Blackcurrants ripen in July and are very good at "hanging" on the bush until we have time to pick them. The best flavour is realised if they are not picked too soon.
Redcurrants ripen earlier, according to variety, but can be picked as soon as a complete colour change has occurred.
Whitecurrants are really a close relative of redcurrants, but are even sweeter.
Currants are more tedious to harvest than other soft fruits on account of their small size and tendency to squash, making the pickers' fingers sticky. This problem can be overcome by picking the whole striggs, making little effort to separate the individual currants. When the fruit is taken home, give a gentle washing (striggs and all), dry lightly on a clean cloth, or paper kitchen towel, and freeze on a flat tray. Once frozen, the currants and striggs are then broken up and can be easily separated. The currants can then be transferred to the permanent storage receptacle.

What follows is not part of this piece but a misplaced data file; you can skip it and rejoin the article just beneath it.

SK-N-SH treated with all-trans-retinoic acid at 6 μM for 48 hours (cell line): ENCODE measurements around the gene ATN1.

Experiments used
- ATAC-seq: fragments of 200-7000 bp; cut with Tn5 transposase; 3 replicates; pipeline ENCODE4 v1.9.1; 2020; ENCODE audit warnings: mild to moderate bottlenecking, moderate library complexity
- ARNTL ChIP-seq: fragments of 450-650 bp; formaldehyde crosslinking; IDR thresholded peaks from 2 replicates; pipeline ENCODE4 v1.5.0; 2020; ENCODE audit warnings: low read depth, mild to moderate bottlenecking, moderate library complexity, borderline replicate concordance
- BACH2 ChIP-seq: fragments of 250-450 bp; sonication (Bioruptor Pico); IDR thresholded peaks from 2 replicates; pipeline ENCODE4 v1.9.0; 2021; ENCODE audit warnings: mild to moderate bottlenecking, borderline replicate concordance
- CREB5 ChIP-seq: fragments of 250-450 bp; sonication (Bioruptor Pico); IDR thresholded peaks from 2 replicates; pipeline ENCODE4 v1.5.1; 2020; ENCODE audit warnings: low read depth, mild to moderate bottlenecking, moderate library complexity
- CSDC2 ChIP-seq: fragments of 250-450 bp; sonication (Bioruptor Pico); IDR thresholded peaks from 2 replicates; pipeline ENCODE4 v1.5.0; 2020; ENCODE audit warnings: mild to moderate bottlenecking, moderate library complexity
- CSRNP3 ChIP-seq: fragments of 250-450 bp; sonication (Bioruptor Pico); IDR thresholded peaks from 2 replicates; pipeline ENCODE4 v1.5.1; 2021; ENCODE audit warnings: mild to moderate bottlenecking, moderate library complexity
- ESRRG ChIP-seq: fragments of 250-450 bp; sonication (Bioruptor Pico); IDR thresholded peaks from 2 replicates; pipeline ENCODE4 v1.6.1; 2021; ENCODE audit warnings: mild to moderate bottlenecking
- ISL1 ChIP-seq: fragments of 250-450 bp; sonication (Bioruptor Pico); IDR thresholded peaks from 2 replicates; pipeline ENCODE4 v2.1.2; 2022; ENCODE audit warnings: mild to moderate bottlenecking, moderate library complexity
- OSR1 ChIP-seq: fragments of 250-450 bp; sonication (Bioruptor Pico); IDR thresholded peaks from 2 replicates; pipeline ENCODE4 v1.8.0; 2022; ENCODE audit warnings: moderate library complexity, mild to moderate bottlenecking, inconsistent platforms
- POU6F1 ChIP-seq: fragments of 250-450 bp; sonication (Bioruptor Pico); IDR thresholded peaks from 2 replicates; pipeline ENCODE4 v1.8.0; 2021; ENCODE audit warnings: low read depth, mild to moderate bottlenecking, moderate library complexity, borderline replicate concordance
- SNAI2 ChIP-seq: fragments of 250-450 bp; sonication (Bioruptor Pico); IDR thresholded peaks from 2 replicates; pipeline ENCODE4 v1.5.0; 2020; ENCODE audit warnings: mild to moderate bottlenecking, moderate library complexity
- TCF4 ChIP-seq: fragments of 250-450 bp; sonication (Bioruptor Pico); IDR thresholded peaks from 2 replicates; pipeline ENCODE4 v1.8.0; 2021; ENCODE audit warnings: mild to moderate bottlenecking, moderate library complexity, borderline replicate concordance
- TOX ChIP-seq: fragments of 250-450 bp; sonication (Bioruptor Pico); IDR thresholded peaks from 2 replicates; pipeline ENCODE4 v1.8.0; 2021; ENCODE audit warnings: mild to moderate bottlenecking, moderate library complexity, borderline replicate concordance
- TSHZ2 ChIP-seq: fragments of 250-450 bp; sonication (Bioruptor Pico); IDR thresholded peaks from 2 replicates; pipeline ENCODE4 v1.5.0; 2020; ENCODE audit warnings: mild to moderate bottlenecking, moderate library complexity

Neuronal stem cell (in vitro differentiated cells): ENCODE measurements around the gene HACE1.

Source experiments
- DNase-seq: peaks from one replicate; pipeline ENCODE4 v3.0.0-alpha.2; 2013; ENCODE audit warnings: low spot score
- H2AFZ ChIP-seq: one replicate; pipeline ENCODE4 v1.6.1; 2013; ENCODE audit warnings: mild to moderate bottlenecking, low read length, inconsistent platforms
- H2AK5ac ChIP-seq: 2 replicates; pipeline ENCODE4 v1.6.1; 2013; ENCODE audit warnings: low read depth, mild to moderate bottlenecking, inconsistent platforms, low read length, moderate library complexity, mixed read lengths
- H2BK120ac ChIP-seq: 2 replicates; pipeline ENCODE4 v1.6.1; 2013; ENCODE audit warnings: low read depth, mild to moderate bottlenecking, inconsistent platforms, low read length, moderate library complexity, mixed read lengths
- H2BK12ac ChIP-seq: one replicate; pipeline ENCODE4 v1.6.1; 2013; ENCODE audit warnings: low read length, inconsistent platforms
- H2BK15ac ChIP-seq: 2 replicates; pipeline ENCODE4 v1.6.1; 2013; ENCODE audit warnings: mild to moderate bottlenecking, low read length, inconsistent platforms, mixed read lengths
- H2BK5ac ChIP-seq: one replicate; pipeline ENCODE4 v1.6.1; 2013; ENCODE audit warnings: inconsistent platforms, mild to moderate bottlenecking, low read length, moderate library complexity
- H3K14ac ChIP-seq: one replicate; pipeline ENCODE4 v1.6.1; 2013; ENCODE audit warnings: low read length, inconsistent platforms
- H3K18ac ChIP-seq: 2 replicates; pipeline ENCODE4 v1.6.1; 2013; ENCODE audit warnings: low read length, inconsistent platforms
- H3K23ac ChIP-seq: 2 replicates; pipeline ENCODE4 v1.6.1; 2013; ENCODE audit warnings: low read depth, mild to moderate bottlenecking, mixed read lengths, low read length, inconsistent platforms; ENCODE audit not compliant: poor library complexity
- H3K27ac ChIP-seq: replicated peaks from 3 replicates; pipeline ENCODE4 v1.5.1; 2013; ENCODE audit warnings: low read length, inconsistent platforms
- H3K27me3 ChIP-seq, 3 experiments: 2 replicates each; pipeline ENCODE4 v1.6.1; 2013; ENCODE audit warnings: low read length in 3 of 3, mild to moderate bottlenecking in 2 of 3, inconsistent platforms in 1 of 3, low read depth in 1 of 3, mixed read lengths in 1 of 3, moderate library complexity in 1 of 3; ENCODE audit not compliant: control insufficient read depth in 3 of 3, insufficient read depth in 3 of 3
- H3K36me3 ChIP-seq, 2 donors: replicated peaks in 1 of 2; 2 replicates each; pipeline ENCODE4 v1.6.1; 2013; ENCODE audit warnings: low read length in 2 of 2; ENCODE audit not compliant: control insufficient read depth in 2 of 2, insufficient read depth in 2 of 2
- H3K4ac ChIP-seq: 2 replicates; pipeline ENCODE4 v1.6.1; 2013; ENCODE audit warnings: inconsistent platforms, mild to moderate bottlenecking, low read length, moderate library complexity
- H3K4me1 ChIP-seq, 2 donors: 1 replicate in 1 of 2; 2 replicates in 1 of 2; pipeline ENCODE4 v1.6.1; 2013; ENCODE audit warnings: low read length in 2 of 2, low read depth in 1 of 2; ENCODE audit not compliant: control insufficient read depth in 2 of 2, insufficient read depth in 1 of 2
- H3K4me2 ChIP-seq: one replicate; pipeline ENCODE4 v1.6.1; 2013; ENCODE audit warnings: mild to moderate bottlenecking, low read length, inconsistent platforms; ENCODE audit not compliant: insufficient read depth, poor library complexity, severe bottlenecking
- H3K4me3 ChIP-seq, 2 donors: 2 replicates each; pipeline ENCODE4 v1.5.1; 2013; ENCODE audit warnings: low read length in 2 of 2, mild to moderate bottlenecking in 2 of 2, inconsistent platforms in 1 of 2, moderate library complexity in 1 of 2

This procedure is particularly useful for Red and White currants on account of their thin skins.
For the user, the differences between varieties of Blackcurrants are of lesser importance than with other soft fruit, since all modern varieties are of good quality and flavour.
Ben Connan and its smaller cousin Ben Sarek are the most popular varieties grown, but Ben Lomond is still about.
A less common variety you might see is Ben Tirran which is 2 weeks later than the others.
Redcurrants tend to be very long lived, so you may see several names, some quite old. Look for Laxton and Red Lake, or perhaps Redstart. Newer varieties include the late variety Rovada.
Whitecurrants are usually represented by the variety White Versailles which, if allowed to get fully ripe gives delicious sweet fruit for Summer desserts.